That soccer, even World Cup soccer, can still be played with a modicum of adventure was shown at Mar del Plata yesterday when Italy beat France, 2-1. The game helped dilute the sour taste left by the abominable scoreless opener between West Germany and Poland Thursday.
In the second game of the day, Tunisia, a 1000-to-1 shot to win the tournament, dropped Mexico, 3-1 to take over first place in Group Two. Italy's stay atop Group One depended on the outcome of last night's game between Argentina and Hungary.
By coming back to win after conceding a goal barely a minute after the kickoff, they are a good deal fitter than anybody gave them credit for being, but that their morale is substantially higher, too. For this, Enzo Bearzot, their shrewd coach, gave credit to Roberto Bettega, that elegant forward who always looks as if he should be understudying Marcello Mastroianni in a movie rather than taking knocks and heading goals on a soccer field.
Another heartening aspect of the game for the Italians was that Paolo Rossi should do so well at center-forward, even with a $6 million price tag hovering over him. The way he scored the first goal off a rebound was indeed somewhat lucky, but he remains a delightfully incisive striker.
The French now appear to have little chance of survival. It seems to me that they are placing too much reliance on the brilliant goal-scoring midfielder, Michel Platini, given the absence of sturdy Dominique Bathenay from right half, and dazzling Dominque Rocheteau from the right wing. Bernard Lacombe headed a devastating first goal, but thereafter not he, Didier Six or Christian Dalger had the ability to penetrate the Italian defense.
It seems highly likely that the Italians will qualify, and one can only feel happy for Bearzot, who has had to put up with cruel criticism in recent weeks, even though he got the team through at the expense of England.
Tomorrow, there are fasincating games in prospect at Cordoba, between Scotland and Peru, and at Mar del Plata, between Brazil and Sweden. The Scots have finally managed to convince themselves that the Peruvians will be no pushover, even though such Peruvian stars of the 1970 World Cup as Teofilo Cubillas, scorer of many fine goals, and Hector Chumpitaz, at centerback, are now plump and substantially slower. Cubillas, indeed, has just dropped back to midfield.
I wish I could be a little more confident in Scotland, but the team is traditionally capable of failing against lesser teams, however well it does against the strong ones. It has immensely more pace than the peruvians and is more than willing to come to play. Scotland has in Willie Johnston perhaps the most dazzling left winger in the whole tournament. It also has a cool goal scorer in Kenny Dalglish and a superabundance of midfield men.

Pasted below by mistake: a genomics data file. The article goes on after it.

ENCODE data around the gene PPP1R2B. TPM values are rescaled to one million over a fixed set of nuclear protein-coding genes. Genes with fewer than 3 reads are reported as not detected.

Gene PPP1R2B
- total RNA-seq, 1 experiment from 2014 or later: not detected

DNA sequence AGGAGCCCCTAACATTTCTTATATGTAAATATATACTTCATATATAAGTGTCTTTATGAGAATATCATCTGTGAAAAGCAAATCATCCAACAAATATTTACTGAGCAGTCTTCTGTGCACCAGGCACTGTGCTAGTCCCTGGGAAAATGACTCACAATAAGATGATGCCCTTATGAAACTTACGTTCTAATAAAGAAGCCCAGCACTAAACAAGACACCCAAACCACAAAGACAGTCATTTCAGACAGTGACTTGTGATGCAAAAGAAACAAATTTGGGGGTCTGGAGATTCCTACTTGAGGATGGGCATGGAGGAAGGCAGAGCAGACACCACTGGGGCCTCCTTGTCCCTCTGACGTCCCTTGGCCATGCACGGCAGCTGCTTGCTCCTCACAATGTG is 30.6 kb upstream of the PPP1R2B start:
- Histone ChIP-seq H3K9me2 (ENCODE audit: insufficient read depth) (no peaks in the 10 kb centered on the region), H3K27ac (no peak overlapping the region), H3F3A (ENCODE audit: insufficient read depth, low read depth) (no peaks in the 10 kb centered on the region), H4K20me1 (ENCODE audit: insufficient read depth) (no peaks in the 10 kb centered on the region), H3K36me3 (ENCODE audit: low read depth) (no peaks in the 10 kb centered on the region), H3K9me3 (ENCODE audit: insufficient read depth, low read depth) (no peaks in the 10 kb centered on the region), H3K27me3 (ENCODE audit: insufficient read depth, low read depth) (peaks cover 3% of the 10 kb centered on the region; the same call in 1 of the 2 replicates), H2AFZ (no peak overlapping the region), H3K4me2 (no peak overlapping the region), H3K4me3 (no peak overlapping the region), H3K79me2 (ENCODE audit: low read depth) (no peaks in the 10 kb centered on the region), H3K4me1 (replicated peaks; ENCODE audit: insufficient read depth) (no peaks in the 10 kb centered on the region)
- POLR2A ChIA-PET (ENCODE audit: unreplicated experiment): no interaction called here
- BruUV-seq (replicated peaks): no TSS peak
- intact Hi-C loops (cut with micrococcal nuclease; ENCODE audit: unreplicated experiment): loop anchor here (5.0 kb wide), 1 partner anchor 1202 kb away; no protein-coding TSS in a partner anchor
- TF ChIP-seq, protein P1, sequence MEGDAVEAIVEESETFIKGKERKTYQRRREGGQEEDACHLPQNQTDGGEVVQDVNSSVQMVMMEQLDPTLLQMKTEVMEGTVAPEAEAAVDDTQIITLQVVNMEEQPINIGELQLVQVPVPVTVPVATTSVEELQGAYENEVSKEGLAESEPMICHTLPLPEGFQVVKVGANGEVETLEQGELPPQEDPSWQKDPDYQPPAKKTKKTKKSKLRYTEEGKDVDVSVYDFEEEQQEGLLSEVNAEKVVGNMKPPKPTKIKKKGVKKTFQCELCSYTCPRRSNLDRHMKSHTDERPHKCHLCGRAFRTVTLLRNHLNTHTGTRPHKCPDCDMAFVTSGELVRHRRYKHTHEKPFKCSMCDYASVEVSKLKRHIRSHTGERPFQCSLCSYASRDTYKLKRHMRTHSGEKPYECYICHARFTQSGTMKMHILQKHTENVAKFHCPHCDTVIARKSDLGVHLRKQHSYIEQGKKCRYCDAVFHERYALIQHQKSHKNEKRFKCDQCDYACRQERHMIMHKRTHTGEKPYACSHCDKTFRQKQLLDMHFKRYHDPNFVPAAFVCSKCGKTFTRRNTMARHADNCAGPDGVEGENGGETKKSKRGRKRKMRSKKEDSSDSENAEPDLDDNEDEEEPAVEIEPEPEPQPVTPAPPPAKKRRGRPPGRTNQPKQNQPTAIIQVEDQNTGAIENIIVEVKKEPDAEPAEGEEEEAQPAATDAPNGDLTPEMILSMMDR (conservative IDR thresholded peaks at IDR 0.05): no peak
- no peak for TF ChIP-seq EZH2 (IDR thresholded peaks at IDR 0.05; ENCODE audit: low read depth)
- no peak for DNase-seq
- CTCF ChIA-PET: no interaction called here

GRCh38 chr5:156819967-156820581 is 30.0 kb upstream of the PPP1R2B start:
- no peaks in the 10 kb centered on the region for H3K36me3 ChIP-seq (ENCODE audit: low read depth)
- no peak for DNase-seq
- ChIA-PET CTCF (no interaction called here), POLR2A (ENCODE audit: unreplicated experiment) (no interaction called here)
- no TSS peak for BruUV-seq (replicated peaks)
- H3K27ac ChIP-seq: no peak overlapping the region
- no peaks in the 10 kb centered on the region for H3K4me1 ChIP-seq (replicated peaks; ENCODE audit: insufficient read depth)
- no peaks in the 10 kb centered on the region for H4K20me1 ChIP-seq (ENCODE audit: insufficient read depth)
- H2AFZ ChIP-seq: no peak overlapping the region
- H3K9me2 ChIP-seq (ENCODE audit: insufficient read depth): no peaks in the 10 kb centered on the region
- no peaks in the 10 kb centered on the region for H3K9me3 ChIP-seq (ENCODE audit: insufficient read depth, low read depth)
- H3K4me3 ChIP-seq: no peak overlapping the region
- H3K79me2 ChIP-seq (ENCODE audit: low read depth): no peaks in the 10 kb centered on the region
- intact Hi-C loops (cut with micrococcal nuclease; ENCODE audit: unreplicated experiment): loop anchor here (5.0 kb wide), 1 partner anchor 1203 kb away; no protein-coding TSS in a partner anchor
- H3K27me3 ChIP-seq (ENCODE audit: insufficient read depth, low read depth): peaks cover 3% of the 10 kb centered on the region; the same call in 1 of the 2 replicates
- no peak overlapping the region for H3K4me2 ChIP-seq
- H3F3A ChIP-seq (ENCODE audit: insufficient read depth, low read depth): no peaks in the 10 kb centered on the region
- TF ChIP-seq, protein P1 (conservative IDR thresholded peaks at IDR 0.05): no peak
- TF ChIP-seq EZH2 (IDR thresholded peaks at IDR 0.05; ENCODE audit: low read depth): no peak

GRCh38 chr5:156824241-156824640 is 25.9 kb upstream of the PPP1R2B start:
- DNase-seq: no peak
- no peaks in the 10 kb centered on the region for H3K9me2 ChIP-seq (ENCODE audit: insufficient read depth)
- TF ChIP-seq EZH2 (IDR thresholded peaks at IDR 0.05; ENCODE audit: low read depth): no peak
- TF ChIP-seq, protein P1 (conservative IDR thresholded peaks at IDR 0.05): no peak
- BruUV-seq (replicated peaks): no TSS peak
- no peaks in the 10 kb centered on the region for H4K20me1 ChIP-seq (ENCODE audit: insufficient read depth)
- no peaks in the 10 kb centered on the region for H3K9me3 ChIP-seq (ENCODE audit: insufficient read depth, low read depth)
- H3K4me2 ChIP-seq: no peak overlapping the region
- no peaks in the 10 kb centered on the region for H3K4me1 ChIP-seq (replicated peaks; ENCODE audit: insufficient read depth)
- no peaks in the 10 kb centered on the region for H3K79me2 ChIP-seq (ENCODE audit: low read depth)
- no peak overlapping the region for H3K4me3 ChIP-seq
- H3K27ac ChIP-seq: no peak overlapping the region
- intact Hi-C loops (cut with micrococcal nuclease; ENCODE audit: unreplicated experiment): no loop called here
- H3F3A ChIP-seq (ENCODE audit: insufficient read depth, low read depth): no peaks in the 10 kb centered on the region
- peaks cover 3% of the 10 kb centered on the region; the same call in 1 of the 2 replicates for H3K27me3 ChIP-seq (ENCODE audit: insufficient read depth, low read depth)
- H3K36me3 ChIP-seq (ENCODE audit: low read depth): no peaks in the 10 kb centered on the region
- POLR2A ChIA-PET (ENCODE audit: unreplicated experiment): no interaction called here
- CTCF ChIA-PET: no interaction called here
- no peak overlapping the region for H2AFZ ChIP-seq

Yet one wishes the Scots had their finest player, right-back Danny McGrain, who dropped out because of a stubborn foot injury, and a cooler, more experienced, more thorough manager than the overexuberant Ally MacLeod, who has been losing admirers by the score lately.
Denis Law, one of the greatest Scottish International forwards since the war, now over here as a radio commentator, played against the Peruvians a few years ago and has been doing his best, in his own words, to convince his fellow Scots, "that this is the real Cup final." He is convinced that victory here would leave the Scots with little difficulty in beating Iran, Wednesday.
Brazil is still ranked among the favorities, although tradition may have more to do with it than any present prowess. There are many who feel that Roberto Rivelino, a hero in 1970 and a force still in 1974, is a tired man now, while there is no doubt that there is a displeasingly harsh aura about the new Brazil, as it showed on tour in Europe last April. Edino Edinho, the left back, kicks his opponents mercilessly, and one trusts referees will be keeping an eye on him.
The Swedes are coached by George Ericson, one of two coaches to survive from the 1974 World Cup, West Germany's Helmut Schoen being the other. The Swedes will be no easy victim, with their powerful midfield, including players such as the two Larsons, and they are both fresher and fitter than most European teams. Their season has only just begun.
After today, we shall have a much clearer idea of the pattern this World Cup will take. At least it seems more positive and progressive than we were led to believe as the West Germans and the Poles labored at River Plate Stadium. And at least it is good to see the Italians trying - and often succeeding - in expressing themselves rather than massing dourly in defense.Let's see if Brazil's Jose Reinaldo can now match Rossi.
(Today's games will be shown in the Washington area at DAR Constitution Hall. Spain vs. Austria will begin at 12:45 p.m. and Peru vs. Scotland at 3:45 p.m. General admission is $10)